For the entire period of Reconstruction, this was a central issue, if not the most central issue of all. The Second Amendment was the only amendment mentioned in one of the civil rights type of statutes that Congress passed in where the Court referred to the right of personal security, personal liberty, and private property, including the constitutional right to bear arms. They argue for flexibility and the ability to ban guns that are evil in their view. There might come a time when Chicago needs to ban hunting rifles with scopes in an urban area. They try to say you can do things in urban areas that you cannot do constitutionally in rural areas.
There we have it. Language can mean anything you want it to mean. An assault weapon or an assassination tool can be whatever gun you want to assign that term to therefore to justify banning it. After the decision comes down, I would fully expect they are going to try to make things as miserable for gun owners as possible if they do lose the case. Keep tuned the first couple days of the last week in June, and we should have a decision.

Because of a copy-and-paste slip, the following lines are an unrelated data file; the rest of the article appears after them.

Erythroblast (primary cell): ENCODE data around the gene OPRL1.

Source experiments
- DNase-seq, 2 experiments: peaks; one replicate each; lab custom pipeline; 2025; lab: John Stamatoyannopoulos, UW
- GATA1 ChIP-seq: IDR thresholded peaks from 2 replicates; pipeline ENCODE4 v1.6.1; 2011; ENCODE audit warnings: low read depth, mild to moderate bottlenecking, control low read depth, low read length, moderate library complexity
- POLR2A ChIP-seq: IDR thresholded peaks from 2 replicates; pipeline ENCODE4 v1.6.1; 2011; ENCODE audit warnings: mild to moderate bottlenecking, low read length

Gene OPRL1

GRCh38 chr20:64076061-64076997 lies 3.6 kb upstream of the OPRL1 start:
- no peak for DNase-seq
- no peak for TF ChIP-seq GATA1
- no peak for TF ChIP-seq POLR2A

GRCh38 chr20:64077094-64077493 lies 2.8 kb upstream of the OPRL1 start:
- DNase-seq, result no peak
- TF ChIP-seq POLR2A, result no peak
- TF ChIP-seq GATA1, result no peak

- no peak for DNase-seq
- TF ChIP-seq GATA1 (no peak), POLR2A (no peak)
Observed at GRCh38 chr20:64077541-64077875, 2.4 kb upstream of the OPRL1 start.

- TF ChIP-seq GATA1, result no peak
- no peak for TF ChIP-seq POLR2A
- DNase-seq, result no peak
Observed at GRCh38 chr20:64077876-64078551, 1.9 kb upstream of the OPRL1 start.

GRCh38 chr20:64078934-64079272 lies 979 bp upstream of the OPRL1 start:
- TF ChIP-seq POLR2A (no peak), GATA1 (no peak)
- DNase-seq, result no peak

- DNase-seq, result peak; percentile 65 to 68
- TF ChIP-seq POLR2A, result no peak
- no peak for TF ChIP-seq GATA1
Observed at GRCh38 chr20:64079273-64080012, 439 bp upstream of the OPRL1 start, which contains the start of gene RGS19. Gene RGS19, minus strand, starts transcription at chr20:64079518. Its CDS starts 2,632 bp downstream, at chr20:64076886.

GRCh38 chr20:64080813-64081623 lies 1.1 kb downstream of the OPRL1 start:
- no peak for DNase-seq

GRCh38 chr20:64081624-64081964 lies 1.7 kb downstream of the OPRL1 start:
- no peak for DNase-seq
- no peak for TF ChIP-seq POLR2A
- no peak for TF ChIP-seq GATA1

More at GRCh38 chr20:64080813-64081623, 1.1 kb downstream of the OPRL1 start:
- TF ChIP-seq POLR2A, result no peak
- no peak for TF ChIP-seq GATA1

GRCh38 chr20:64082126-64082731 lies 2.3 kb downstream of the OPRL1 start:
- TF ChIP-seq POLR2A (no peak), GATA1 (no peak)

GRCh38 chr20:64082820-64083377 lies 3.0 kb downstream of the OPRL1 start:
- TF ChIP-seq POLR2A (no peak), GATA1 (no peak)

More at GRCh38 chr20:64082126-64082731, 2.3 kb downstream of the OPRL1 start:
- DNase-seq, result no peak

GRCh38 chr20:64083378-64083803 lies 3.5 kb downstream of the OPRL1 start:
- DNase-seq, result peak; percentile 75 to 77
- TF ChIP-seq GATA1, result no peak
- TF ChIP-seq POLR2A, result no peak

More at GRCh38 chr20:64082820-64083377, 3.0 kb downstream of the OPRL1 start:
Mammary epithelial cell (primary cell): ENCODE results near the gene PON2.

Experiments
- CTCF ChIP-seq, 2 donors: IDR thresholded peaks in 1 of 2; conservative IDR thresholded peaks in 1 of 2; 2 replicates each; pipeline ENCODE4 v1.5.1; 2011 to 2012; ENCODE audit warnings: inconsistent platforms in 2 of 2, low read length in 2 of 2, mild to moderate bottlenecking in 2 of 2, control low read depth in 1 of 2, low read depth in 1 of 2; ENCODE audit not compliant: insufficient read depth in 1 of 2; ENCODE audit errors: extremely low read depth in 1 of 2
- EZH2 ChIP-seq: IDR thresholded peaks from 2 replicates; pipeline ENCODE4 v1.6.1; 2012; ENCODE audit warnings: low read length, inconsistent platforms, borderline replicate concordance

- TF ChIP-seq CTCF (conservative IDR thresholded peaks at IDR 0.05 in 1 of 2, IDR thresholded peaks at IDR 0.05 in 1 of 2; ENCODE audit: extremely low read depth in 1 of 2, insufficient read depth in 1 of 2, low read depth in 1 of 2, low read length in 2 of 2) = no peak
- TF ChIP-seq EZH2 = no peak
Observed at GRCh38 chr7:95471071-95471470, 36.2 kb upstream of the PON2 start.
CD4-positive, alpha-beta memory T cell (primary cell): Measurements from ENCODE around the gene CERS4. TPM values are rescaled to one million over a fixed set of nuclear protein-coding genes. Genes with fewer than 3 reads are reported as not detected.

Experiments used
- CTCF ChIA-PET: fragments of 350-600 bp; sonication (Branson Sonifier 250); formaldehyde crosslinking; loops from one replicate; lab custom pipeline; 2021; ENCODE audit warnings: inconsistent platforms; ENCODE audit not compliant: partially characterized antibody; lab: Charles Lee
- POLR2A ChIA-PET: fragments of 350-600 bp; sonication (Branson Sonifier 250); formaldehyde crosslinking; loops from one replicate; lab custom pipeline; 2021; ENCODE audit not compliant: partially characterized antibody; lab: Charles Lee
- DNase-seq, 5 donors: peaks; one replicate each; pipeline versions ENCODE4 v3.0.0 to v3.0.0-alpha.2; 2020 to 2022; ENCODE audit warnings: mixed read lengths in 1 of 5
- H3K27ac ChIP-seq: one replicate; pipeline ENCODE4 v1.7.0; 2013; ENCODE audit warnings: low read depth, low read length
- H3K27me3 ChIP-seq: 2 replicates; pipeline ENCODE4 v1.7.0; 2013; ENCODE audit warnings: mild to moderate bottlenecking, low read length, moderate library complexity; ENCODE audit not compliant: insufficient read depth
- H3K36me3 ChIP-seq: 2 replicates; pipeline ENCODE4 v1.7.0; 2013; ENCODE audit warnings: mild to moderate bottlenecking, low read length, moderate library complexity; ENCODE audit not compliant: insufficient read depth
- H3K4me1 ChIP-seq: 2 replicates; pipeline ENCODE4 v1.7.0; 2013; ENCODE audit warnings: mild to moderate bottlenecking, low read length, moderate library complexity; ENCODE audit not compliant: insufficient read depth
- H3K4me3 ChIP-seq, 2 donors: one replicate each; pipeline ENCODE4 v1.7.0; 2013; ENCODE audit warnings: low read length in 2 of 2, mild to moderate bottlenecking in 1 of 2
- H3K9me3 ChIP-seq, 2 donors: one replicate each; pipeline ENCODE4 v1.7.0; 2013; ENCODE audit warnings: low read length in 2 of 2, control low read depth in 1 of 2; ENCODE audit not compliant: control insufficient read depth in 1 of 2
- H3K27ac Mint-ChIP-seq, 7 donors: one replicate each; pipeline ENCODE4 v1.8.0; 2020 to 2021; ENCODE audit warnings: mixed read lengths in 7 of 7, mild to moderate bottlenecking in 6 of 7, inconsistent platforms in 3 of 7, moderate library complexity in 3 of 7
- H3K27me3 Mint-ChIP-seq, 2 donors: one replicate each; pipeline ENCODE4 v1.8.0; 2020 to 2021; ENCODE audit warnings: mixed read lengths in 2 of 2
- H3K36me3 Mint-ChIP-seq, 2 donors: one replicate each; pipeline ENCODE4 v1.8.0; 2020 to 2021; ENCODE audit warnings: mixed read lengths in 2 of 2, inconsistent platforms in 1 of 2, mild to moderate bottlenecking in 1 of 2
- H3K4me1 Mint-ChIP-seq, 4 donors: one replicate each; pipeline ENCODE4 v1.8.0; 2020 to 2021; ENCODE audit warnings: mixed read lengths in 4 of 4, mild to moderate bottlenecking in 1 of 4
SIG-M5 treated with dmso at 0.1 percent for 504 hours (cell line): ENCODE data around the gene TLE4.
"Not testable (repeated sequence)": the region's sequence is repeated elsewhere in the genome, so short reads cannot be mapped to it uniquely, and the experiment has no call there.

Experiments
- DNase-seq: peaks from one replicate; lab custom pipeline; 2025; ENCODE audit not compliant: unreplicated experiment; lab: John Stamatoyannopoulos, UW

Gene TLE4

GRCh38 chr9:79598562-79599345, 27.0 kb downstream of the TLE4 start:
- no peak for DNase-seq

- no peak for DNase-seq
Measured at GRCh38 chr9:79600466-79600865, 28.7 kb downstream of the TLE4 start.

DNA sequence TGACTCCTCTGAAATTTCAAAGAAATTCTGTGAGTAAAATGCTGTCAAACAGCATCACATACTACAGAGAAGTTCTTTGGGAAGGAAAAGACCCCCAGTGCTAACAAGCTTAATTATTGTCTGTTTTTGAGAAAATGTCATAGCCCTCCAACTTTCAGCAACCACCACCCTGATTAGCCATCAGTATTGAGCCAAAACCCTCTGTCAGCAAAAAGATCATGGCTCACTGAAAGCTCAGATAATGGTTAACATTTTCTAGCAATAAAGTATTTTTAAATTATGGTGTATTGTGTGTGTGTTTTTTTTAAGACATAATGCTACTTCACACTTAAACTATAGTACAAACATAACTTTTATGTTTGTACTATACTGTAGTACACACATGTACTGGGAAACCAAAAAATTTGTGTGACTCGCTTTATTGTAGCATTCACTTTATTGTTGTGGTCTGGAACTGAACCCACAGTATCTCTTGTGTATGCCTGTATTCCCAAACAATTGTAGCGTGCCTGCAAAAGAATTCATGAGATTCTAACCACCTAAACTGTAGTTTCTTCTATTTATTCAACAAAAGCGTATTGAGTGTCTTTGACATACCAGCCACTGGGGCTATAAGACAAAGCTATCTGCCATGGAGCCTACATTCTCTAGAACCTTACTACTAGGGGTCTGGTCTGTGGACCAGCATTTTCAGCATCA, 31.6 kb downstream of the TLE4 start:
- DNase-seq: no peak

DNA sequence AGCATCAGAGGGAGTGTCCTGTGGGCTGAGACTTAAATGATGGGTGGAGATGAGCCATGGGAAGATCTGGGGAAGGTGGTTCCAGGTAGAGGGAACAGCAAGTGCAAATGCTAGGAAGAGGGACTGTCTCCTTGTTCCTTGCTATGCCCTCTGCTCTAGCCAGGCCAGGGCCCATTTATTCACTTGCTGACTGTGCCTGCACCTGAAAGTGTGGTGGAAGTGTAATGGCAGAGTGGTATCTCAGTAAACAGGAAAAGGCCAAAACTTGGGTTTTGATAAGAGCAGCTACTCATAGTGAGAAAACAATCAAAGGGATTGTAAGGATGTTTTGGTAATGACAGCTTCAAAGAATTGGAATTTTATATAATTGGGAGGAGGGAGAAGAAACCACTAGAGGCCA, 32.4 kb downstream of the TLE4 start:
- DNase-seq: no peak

I will just begin with a couple of brief remarks about the significance of his work. When Steve first began his research more than 30 years ago, he had some handicaps that eventually turned out to be advantages.
First, he was a practicing lawyer rather than a legal academic. Second, he thought that the Constitution means what the people who created it thought it meant. Now, they may not sound like handicaps to you, but they were handicaps because the Court at that time had very little interest in the original meaning of the Constitution and the legal academy had virtually no interest in what outsiders like Steve might have had to say. On top of that, the Courts and the professors universally thought that the Second Amendment was a kind of bad joke.
Eventually, Steve is going to get the credit he deserves for this remarkable reorientation of legal thought. Two years ago, as you know, the Supreme Court struck down Washington, D. As Alex mentioned, this was the first time in history that the Court has found any law in violation of the Second Amendment.
it.byjigyfuna.ml Apart from its significance for the politically contentious issue of gun control, Heller was an important test case for the interpretive theory of originalism. There were virtually no relevant Supreme Court precedents, and certainly none that could be considered dispositive.
Heller was also a good test case for originalism because the Second Amendment poses some genuine puzzles.